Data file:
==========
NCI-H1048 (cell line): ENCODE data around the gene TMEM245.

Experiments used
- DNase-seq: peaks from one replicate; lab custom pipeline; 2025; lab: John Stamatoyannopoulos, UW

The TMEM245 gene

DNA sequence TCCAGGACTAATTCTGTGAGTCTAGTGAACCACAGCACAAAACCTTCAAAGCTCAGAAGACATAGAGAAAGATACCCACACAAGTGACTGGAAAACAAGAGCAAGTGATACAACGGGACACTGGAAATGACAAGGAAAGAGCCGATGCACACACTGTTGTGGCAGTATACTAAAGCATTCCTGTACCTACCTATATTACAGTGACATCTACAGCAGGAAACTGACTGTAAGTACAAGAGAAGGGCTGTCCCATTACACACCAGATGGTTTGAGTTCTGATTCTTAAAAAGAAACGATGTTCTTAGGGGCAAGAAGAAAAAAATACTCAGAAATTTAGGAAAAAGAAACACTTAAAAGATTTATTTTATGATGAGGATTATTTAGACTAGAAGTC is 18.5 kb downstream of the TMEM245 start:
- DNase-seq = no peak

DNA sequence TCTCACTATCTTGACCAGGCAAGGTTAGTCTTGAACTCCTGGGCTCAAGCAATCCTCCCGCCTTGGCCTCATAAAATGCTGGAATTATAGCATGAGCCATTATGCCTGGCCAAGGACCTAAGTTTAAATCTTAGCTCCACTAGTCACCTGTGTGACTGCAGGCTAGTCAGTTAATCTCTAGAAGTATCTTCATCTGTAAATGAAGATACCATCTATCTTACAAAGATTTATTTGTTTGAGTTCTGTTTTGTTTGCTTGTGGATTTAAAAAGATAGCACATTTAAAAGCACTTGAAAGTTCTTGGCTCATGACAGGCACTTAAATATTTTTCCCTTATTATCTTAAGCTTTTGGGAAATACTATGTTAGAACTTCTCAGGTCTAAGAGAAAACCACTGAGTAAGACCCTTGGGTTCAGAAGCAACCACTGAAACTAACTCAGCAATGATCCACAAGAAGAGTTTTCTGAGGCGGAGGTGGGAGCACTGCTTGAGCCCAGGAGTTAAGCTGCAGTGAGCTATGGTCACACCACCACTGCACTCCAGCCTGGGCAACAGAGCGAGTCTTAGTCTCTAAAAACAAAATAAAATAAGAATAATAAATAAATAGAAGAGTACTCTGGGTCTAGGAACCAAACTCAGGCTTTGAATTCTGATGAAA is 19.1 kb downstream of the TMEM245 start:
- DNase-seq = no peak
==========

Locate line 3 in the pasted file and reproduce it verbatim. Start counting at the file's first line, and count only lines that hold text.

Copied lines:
- DNase-seq: peaks from one replicate; lab custom pipeline; 2025; lab: John Stamatoyannopoulos, UW